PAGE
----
She Grew Up In An Isolated Religious Group In Cambridge In The '60s — Until Her Exile At 17

Download Audio

In the 1950s and 60s, Patricia Chadwick grew up in a religious community-turned-

"Little Sister: A Memoir," by Patricia Walsh Chadwick (Courtesy of Post Hill Press).
"Little Sister: A Memoir," by Patricia Walsh Chadwick (Courtesy of Post Hill Press).

social-experiment outside of Harvard Square.

Later, the St. Benedict Center, a sequestered Catholic community, moved to Still River, where it continued to develop its mission: "to create a pure-hearted community in which no material thing, no cultural influence, not even the bonds between family members, could impede the path to God."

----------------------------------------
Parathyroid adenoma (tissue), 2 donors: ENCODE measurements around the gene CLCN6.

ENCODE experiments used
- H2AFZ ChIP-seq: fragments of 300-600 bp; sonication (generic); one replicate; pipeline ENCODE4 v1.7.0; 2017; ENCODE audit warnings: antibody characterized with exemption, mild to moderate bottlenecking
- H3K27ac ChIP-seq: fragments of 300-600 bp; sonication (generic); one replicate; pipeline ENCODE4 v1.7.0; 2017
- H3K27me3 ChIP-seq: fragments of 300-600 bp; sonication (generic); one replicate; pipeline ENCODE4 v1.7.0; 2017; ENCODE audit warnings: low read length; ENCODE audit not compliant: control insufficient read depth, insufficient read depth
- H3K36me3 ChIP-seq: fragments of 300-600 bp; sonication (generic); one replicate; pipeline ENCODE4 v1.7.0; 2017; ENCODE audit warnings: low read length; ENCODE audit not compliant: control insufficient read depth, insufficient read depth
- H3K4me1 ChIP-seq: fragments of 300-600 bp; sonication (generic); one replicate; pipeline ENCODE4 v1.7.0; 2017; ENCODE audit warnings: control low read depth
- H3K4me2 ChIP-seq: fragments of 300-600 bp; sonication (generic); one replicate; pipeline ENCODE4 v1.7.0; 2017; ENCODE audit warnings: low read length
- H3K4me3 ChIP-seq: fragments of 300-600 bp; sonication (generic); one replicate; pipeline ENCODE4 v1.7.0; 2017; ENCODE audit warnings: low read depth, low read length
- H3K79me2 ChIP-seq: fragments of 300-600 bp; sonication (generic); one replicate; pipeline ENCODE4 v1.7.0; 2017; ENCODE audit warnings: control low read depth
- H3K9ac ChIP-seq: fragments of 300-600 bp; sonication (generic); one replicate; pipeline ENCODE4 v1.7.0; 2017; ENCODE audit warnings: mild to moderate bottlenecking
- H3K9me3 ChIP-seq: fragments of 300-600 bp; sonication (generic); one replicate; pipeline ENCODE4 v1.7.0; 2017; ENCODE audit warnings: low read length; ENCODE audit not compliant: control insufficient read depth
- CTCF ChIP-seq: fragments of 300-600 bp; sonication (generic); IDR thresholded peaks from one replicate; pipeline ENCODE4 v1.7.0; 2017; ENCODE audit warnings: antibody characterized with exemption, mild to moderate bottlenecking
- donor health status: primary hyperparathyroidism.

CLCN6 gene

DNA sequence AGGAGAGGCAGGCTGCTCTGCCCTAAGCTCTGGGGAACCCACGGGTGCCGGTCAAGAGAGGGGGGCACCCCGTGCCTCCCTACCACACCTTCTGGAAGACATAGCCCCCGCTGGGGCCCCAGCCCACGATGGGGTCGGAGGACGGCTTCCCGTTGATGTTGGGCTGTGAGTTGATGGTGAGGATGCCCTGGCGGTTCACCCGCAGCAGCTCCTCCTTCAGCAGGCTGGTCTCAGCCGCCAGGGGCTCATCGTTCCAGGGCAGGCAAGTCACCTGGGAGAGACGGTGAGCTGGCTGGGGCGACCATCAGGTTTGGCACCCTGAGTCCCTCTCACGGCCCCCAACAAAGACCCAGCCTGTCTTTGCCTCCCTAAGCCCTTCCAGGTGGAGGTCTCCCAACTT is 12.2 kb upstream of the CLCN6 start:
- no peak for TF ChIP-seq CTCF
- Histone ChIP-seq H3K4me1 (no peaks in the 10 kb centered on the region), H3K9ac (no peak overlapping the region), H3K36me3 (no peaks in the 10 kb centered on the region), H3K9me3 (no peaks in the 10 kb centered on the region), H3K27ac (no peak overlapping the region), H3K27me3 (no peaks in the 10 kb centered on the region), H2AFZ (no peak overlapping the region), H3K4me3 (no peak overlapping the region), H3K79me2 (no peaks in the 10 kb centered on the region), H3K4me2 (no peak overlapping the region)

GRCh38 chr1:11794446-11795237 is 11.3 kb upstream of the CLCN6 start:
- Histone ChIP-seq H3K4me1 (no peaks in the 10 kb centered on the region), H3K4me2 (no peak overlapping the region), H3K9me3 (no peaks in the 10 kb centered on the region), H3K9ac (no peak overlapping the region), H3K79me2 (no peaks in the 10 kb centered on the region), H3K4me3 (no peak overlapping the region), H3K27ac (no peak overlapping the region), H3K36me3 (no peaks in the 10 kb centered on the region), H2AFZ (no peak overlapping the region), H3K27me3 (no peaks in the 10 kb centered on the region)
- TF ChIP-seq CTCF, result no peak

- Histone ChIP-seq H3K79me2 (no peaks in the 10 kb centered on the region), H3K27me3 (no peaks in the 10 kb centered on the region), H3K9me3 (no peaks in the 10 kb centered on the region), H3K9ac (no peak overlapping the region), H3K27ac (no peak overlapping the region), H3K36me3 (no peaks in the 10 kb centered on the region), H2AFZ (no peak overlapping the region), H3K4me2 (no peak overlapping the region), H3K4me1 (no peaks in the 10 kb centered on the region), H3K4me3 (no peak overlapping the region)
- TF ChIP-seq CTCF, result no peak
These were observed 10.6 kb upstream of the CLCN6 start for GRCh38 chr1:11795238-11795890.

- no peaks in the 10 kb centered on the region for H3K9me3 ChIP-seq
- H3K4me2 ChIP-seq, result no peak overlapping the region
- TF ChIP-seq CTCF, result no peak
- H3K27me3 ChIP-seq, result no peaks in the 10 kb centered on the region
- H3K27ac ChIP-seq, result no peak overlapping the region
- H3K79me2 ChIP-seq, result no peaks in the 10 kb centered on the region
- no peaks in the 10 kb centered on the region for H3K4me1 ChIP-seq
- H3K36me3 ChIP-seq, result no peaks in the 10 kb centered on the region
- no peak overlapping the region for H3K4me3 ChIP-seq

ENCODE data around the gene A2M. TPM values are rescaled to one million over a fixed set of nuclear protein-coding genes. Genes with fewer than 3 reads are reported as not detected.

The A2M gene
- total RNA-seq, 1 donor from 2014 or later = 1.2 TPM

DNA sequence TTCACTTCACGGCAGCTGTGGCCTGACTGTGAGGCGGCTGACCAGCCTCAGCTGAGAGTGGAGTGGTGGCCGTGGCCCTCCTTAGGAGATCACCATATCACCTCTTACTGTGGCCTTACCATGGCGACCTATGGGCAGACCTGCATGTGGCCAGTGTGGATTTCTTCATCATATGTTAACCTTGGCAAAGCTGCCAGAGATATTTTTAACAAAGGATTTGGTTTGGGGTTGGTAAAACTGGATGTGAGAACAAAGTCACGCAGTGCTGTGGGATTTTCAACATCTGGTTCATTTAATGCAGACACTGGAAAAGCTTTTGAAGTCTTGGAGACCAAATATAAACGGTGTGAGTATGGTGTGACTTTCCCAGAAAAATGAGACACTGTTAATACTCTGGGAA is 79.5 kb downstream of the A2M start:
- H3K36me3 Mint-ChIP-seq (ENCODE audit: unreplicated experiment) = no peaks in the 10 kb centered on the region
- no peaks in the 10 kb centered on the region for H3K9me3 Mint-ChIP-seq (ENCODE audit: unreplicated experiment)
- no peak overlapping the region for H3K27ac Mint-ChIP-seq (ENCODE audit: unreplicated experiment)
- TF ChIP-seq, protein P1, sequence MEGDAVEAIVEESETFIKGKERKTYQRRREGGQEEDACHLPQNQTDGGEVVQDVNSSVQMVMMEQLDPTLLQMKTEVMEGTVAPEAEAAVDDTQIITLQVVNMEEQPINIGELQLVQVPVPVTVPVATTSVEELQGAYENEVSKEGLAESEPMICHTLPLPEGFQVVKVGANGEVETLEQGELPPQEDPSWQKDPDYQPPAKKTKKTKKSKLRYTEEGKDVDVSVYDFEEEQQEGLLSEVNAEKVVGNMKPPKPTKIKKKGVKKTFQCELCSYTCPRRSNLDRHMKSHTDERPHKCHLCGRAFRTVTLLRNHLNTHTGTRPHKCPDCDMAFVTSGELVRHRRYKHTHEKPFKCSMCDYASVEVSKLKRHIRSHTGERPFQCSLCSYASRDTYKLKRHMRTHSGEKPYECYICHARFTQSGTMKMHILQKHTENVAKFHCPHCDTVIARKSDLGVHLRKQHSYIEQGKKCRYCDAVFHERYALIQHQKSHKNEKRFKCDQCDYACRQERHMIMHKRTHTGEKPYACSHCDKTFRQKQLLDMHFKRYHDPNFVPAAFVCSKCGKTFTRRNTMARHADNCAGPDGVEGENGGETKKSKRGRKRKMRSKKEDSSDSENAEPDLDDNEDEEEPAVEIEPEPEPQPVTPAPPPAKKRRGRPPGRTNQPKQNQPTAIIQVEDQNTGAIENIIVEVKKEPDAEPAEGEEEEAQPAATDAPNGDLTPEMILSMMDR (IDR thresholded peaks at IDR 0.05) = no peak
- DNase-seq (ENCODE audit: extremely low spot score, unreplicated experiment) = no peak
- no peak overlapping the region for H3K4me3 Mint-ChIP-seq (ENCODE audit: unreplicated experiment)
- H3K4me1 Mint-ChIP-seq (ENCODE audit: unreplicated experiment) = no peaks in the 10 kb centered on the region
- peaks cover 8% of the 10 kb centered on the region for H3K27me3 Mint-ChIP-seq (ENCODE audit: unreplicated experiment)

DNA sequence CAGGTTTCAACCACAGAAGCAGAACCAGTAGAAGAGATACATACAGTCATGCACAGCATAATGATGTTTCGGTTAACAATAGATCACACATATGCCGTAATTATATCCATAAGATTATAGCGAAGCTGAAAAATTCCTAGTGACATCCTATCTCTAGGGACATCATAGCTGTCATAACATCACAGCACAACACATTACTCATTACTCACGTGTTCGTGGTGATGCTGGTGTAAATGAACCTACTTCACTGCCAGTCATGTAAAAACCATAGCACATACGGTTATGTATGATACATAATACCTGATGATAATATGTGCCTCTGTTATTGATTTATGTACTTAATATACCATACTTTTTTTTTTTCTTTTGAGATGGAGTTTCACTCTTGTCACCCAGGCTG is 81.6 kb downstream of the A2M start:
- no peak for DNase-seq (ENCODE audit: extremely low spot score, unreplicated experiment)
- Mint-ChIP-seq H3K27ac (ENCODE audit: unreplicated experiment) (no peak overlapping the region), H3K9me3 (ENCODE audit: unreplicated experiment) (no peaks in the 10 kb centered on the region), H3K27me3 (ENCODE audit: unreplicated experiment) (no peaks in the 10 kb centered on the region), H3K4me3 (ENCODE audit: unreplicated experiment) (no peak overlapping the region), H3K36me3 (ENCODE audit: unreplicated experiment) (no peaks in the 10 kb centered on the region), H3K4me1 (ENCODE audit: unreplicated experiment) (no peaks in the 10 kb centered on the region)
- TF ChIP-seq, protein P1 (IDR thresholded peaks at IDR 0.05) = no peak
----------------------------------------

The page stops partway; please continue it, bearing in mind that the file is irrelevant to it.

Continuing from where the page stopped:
But after growing up in "the Center," Chadwick was forced out in the 1960s at only 17 years old. At that point, she had never read a newspaper, watched a television, or made a phone call.

Her new memoir, "Little Sister" tells the story of what it was like to grow up in the group and what happened after, when she tried to put her life together.


Patricia Chadwick, author of "Little Sister: A Memoir."

This article was originally published on April 08, 2019.

This segment aired on April 8, 2019.

Headshot of Deborah Becker

Deborah Becker Host/Reporter
Deborah Becker is a senior correspondent and host at WBUR. Her reporting focuses on mental health, criminal justice and education.


Headshot of Eve Zuckoff

Eve Zuckoff Freelance Producer, Radio Boston
Eve Zuckoff was a freelance producer for Radio Boston.



More from Radio Boston

Listen Live